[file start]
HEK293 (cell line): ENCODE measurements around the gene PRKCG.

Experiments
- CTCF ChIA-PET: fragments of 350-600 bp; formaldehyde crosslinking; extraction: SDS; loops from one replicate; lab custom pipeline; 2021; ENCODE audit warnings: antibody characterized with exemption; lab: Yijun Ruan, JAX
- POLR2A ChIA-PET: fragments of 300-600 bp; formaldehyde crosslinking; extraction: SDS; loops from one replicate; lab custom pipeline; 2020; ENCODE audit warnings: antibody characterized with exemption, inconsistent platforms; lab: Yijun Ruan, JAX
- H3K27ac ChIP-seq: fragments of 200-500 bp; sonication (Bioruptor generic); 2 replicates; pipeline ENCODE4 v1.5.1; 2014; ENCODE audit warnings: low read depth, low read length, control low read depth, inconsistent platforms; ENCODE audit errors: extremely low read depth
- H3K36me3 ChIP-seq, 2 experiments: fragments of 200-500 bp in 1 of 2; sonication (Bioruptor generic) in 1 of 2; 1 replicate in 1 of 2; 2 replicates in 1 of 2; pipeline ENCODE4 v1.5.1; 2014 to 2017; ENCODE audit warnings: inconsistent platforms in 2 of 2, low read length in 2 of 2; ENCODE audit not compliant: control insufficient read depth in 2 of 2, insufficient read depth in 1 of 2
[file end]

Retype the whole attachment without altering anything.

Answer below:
HEK293 (cell line): ENCODE measurements around the gene PRKCG.

Experiments
- CTCF ChIA-PET: fragments of 350-600 bp; formaldehyde crosslinking; extraction: SDS; loops from one replicate; lab custom pipeline; 2021; ENCODE audit warnings: antibody characterized with exemption; lab: Yijun Ruan, JAX
- POLR2A ChIA-PET: fragments of 300-600 bp; formaldehyde crosslinking; extraction: SDS; loops from one replicate; lab custom pipeline; 2020; ENCODE audit warnings: antibody characterized with exemption, inconsistent platforms; lab: Yijun Ruan, JAX
- H3K27ac ChIP-seq: fragments of 200-500 bp; sonication (Bioruptor generic); 2 replicates; pipeline ENCODE4 v1.5.1; 2014; ENCODE audit warnings: low read depth, low read length, control low read depth, inconsistent platforms; ENCODE audit errors: extremely low read depth
- H3K36me3 ChIP-seq, 2 experiments: fragments of 200-500 bp in 1 of 2; sonication (Bioruptor generic) in 1 of 2; 1 replicate in 1 of 2; 2 replicates in 1 of 2; pipeline ENCODE4 v1.5.1; 2014 to 2017; ENCODE audit warnings: inconsistent platforms in 2 of 2, low read length in 2 of 2; ENCODE audit not compliant: control insufficient read depth in 2 of 2, insufficient read depth in 1 of 2